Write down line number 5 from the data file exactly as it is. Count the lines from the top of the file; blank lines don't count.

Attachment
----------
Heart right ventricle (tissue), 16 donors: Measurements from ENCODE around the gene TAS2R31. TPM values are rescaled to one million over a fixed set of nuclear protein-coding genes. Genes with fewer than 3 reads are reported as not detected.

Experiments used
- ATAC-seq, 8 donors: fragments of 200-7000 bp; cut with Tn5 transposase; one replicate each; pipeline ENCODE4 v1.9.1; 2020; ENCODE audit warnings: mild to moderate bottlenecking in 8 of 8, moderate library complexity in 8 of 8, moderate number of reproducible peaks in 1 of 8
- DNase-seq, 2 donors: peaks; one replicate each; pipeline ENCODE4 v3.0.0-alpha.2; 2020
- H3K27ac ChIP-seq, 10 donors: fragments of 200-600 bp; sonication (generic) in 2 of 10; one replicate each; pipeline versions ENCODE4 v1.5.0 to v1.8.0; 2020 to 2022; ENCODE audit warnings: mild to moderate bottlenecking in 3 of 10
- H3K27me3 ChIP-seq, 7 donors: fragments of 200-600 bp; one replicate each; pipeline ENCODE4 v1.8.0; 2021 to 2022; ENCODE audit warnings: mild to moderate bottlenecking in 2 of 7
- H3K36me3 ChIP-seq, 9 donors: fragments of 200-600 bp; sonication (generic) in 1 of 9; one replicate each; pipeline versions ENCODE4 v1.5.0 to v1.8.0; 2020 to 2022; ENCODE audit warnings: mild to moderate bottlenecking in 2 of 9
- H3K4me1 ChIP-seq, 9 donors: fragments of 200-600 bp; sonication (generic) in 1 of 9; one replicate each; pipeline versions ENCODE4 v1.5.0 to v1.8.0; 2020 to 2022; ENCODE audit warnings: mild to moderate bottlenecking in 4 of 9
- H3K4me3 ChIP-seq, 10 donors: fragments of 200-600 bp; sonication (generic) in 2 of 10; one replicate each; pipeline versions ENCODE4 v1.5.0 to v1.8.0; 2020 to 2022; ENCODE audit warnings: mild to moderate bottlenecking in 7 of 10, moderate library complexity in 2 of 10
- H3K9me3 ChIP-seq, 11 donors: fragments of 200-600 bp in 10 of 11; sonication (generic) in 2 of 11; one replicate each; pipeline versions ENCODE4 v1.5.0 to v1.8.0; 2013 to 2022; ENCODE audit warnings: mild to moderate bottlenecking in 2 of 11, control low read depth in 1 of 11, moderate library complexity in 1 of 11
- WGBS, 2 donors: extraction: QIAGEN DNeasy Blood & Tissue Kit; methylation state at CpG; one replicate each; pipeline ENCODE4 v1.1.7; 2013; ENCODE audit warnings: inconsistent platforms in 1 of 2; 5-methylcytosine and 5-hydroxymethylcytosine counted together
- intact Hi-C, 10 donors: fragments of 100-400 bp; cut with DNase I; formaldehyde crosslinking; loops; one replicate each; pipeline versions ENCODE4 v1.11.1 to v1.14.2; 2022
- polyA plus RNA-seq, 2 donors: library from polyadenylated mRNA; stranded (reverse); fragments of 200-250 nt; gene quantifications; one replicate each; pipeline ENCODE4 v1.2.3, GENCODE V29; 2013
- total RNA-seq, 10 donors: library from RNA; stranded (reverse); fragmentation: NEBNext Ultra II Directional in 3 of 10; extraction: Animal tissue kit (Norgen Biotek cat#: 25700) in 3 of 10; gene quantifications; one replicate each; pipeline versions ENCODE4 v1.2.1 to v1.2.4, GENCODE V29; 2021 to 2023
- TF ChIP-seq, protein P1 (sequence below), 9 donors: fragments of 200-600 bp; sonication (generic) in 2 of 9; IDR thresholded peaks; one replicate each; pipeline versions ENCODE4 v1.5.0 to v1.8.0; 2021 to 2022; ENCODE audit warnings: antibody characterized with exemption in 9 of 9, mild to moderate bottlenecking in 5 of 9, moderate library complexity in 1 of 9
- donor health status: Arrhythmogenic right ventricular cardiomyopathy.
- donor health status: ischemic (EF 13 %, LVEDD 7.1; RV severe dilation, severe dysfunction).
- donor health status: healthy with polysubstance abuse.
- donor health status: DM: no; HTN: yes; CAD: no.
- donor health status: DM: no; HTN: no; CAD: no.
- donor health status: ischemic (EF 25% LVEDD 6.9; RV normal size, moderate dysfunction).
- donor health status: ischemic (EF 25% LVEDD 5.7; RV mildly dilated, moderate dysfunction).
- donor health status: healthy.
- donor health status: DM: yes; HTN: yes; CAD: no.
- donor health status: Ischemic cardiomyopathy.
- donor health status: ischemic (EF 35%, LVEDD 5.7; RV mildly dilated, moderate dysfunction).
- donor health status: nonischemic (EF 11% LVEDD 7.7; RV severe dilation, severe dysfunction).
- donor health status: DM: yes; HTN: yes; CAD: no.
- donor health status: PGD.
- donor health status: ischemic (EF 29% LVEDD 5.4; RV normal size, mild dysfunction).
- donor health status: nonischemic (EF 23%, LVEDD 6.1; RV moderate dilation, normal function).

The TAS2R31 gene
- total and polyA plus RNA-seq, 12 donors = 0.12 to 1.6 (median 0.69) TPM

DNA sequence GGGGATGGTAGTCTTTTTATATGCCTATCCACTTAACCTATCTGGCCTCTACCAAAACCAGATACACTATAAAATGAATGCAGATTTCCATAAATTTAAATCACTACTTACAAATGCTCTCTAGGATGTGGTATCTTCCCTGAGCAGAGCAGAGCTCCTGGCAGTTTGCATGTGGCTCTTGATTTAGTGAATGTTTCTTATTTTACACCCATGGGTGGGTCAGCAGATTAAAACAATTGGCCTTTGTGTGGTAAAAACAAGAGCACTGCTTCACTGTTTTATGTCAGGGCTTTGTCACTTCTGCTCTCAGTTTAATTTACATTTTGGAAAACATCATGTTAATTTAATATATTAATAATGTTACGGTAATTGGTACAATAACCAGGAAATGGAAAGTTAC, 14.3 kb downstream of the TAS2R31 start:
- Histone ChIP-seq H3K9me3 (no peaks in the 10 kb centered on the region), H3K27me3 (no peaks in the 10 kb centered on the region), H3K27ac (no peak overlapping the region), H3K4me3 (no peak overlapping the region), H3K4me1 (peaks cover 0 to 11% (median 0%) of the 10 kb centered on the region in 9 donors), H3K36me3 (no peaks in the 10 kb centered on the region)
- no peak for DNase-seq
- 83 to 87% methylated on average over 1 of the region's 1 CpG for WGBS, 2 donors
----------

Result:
- H3K27ac ChIP-seq, 10 donors: fragments of 200-600 bp; sonication (generic) in 2 of 10; one replicate each; pipeline versions ENCODE4 v1.5.0 to v1.8.0; 2020 to 2022; ENCODE audit warnings: mild to moderate bottlenecking in 3 of 10